PROTECT IP (S. 968)/SOPA (HR. 3261) creates the first system for Internet censorship - this bill has sweeping provisions that give the government and corporations leeway and legal cover for taking down sites “by accident,” mistakenly, or for NOT doing “enough” to protect the interests of Hollywood. These bills that are moving very quickly through Congress and can pass before Christmas aim to give the US government and corporations the ability to block sites over infringing links posted by their users and give ISPs the release to take any means to block peoples’ sites, including slowing down your connection. That’s right, some say this bill is a workaround to net neutrality and is bigger than net neutrality.
And this is how it will affect you:
Let’s make one thing clear from the get-go: despite all the talk about this bill being directed only toward “rogue” foreign sites, there is no question that it targets US companies as well. The bill sets up a system to punish sites allegedly “dedicated to the theft of US property.” How do you get that label? Doesn’t take much: Some portion of your site (even a single page) must
- be directed toward the US, and either
- allegedly “engage in, enable or facilitate” infringement or
- allegedly be taking or have taken steps to “avoid confirming a high probability” of infringement.
If an IP rightsholder (vaguely defined – could be Justin Bieber worried about his publicity rights) thinks you meet the criteria and that it is in some way harmed, it can send a notice claiming as much to the payment processors (Visa, Mastercard, Paypal etc.) and ad services you rely on.
Once they get it, they have 5 days to choke off your financial support. Of course, the payment processors and ad networks won’t be able to fine-tune their response so that only the allegedly infringing portion of your site is affected, which means your whole site will be under assault. And, it makes no difference that no judge has found you guilty of anything or that the DMCA safe harbors would shelter your conduct if the matter ever went to court. Indeed, services that have been specifically found legal, like Rapidshare, could be economically strangled via SOPA. You can file a counter-notice, but you’ve only got 5 days to do it (good luck getting solid legal advice in time) and the payment processors and ad networks have no obligation to respect it in any event. That’s because there are vigilante provisions that grant them immunity for choking off a site if they have a “reasonable belief” that some portion of the site enables infringement.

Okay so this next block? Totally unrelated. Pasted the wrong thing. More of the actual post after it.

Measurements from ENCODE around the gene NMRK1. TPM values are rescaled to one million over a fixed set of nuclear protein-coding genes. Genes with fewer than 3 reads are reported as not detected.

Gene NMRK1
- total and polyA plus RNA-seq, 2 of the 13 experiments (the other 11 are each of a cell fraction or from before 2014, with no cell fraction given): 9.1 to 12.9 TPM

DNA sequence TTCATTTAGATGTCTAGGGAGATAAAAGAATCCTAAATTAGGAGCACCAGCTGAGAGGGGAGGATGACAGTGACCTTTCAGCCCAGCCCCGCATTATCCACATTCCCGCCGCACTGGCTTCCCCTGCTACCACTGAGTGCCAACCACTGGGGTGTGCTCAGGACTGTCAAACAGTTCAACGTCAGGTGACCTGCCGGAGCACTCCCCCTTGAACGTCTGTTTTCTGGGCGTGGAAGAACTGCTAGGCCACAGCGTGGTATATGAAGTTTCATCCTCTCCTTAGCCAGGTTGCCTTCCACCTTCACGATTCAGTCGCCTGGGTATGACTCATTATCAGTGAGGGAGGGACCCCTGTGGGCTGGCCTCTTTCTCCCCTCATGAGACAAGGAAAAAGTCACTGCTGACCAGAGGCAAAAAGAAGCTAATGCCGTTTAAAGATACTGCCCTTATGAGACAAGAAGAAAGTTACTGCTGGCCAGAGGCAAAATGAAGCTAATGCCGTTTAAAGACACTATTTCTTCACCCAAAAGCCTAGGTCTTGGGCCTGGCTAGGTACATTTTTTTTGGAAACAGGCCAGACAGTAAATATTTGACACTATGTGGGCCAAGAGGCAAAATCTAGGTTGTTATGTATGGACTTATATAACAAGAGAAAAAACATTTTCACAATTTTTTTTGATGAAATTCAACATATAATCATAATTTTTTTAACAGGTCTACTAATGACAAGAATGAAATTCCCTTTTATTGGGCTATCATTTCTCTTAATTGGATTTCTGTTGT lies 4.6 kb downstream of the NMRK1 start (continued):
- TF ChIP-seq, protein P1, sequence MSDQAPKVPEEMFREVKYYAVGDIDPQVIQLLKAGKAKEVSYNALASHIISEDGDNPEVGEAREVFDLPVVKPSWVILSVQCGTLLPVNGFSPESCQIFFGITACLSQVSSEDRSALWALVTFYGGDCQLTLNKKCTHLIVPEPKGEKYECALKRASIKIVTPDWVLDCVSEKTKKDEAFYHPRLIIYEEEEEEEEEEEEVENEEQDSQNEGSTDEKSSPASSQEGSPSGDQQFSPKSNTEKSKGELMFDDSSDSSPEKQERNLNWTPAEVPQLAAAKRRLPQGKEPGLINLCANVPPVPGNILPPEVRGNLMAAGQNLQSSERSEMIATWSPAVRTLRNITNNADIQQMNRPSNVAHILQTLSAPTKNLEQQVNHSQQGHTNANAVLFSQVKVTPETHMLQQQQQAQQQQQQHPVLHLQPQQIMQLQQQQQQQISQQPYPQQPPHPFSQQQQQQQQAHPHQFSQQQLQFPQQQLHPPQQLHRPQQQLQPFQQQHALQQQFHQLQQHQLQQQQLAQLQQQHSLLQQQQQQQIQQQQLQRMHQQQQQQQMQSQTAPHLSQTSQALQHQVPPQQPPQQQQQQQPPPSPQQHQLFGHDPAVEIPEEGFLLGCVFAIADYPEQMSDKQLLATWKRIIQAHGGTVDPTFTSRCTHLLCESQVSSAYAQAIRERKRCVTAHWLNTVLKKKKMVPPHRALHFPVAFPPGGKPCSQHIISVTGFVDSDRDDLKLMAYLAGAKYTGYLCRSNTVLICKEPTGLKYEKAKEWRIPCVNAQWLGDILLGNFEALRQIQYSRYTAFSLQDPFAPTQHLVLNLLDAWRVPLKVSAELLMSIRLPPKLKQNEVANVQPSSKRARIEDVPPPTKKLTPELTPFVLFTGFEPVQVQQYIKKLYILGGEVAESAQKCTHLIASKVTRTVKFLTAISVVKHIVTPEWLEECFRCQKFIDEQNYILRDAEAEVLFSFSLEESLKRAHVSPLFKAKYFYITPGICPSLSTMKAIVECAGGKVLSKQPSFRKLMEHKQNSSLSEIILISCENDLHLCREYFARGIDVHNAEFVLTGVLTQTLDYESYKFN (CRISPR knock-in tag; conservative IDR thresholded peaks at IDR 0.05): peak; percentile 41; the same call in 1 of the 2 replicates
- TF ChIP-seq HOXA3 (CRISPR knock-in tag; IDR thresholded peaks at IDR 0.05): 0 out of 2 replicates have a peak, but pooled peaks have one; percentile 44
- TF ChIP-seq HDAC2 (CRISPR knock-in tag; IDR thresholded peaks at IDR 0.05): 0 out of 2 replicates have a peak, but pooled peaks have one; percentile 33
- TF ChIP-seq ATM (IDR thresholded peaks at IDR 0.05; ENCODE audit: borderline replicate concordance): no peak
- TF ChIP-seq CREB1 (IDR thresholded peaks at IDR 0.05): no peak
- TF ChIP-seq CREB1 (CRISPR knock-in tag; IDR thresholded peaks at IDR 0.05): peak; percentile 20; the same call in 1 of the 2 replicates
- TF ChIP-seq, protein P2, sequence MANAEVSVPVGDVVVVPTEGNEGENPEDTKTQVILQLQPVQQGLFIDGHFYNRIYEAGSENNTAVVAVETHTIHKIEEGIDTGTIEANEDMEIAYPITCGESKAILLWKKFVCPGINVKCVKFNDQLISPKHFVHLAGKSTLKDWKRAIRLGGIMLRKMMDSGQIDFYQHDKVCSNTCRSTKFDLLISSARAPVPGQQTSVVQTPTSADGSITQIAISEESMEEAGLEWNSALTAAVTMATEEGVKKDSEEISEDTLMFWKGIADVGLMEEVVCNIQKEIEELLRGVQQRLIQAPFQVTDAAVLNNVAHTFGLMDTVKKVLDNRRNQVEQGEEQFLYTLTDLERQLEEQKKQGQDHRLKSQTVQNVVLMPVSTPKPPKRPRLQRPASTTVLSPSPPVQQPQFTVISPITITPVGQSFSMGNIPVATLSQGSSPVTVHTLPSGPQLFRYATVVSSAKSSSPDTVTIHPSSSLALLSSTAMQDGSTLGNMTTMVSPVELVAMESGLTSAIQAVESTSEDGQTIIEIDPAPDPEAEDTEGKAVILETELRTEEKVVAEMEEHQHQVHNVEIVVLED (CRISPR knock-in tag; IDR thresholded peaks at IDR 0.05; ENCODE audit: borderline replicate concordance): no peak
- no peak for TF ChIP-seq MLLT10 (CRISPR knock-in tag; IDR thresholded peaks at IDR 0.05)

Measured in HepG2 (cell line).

Prime targets, eff.org says, are sites like twitter and tumblr.
But for now, we still have the power we’ve always had to stimulate change and speak up against this censorship, using exactly what these bills will try to stifle. ANYONE who uses tumblr should sign this petition and get the word out. Part of the strength of Protect-IP and SOPA is that they’re so under the radar right now. It’s our job to change this. Don’t let them pull the wool over your eyes.
WHAT YOU CAN DO TO STOP PROTECT-IP AND SOPA:
- Sign the petition at change.org.
- Write a letter to your congressperson.
- Sign up for updates at fightforthefuture.org.
PLEASE DO EVERYTHING YOU CAN AND REBLOG THIS POST TO GET THE WORD OUT!!!
Reblog and kick up a fuss!
i’m going to reblog this every time i see it
I’ve heard of something similar a few months ago, and it didn’t get through. But this is much, much worse. The Protect-IP act is being rushed through.
Idk if anyone knows this, but it can also affect gameplay videos as well. For the fighting game community, that means no combo or tournament videos. And that’s bullshit.
To the Apple Board of Directors and the Apple Community:
I have always said if there ever came a day when I could no longer meet my duties and expectations as Apple’s CEO, I would be the first to let you know. Unfortunately, that day has come.
I hereby resign as CEO of Apple. I would like to serve, if the Board sees fit, as Chairman of the Board, director and Apple employee.
As far as my successor goes, I strongly recommend that we execute our succession plan and name Tim Cook as CEO of Apple.
I believe Apple’s brightest and most innovative days are ahead of it. And I look forward to watching and contributing to its success in a new role.
I have made some of the best friends of my life at Apple, and I thank you all for the many years of being able to work alongside you.